Fog collection pilot projects have also been undertaken by many other institutions around the world, including through the University of South Africa. The South African collectors were adapted for local weather conditions: “instead of having one flat vertical panel, we now put three panels (30 meach) in the form of a triangle […] provid[ing] stability to the system during storms,” per a 2013 report.

What is fog and how will climate change affect it?

For most purposes, fog is a cloud that touches the ground. There are different types of fog. One way some types form when warm, moist air passes over a cool surface, causing water vapor to condense on tiny particles (called condensation nuclei). But historically the presence of fog has been measured at airports with regards to navigation (officially, “fog” is present when visibility is less than 1 km), so fog scientists trying to understand how climate change and other factors are affecting fog in, for example, coast redwood habitat have to interpolate trends from airport data which aren’t tailored to their purposes. Fog also doesn’t collect as water in uniform ways: wind and the composition of droplets change how it gathers on collectors. The science of determining the optimal places for fog collection and the optimal collector construction is still being developed through modeling and trial and error.

The question of how climate change is affecting fog is highly unresolved, and probably will be for some time. Some researchers speculate it is declining (see the Johnstone and Dawson 2010 study that shows a 33% decline in summertime fog hours off the coast of California), some that it is intensifying. In any case, the atmospheric, oceanic, and terrestrial systems that produce fog are highly variable and undergoing changes: their future interactions can’t be projected with much certainty.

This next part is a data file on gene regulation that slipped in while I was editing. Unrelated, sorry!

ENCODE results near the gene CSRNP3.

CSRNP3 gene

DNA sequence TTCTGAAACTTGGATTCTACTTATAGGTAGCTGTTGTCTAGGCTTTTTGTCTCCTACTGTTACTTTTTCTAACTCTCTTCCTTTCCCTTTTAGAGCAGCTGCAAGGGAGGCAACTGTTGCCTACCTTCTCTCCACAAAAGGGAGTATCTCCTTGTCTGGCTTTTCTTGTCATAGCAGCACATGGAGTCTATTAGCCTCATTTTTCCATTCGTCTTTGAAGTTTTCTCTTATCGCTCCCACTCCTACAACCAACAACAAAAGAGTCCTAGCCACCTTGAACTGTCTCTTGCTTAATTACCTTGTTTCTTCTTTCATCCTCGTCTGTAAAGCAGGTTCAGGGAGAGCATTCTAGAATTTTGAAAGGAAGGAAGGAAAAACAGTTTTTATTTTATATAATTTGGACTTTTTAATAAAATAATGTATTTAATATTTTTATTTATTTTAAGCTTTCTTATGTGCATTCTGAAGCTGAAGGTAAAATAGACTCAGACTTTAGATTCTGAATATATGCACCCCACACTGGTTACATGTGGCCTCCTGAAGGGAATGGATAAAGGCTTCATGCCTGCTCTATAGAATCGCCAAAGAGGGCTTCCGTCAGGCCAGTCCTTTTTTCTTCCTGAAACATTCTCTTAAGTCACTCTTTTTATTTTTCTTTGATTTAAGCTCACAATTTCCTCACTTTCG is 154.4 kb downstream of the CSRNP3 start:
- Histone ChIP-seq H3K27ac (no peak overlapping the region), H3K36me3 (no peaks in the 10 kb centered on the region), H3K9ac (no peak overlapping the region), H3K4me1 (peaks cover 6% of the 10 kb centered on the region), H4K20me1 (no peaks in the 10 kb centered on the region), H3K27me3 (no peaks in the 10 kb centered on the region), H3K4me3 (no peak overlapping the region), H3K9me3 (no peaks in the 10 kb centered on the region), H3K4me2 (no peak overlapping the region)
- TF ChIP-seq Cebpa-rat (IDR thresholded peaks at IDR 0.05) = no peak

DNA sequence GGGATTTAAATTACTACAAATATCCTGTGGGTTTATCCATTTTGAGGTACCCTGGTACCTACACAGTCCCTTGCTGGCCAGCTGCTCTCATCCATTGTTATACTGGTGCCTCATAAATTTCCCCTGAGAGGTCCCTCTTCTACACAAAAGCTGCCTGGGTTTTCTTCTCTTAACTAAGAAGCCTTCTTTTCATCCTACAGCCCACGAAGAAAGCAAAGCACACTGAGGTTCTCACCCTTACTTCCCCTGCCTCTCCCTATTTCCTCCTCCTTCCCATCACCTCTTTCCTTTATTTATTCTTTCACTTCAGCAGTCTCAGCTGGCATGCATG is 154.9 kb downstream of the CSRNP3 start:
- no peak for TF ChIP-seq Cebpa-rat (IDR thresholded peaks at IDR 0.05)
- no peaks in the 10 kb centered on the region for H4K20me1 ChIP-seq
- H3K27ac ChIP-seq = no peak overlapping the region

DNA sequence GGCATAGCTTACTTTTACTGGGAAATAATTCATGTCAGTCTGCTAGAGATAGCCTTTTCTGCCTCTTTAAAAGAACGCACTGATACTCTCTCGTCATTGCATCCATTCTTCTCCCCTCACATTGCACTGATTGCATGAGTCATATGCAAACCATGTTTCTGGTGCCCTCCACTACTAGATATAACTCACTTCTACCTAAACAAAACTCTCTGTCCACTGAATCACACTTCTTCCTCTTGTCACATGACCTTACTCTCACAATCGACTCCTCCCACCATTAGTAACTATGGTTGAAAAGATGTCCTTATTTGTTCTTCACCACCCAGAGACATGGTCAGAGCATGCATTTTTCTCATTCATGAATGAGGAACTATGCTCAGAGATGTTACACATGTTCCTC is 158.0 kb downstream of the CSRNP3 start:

Ideal conditions for a bumper crop of fog

For the best water production, fog collectors should be constructed perpendicular to the prevailing wind. Drops will form on the mesh and then fall into a trough that is angled to fill a tank. On average, a fog collector of the sort built by FogQuest will produce 3-15 liters (about 1-4 gallons) per day per m2. If the fog event is especially productive, the collector may yield 50 liters (about 13 gallons) per m2 in one day. (Source.)

Fog water harvesting schematic.
Adapted from article by
"Captation d’eau de brouillard"/FogQuest.

You can’t get these results by hoisting up a fog collector in any back yard. Fog collectors are most productive in high mountains very close to the ocean. One report from South Africa specifies the following requirements for a viable fog collection project in local conditions:
  • It must be in an area where fog events are frequent year-round and last several hours.
  • It must be at least 1,000 m above sea level and receive at least 90 days of fog precipitation per year.
  • The water content of the fog must be high.
  • There must be wind with the fog to ensure a minimum volume of air blown through collectors.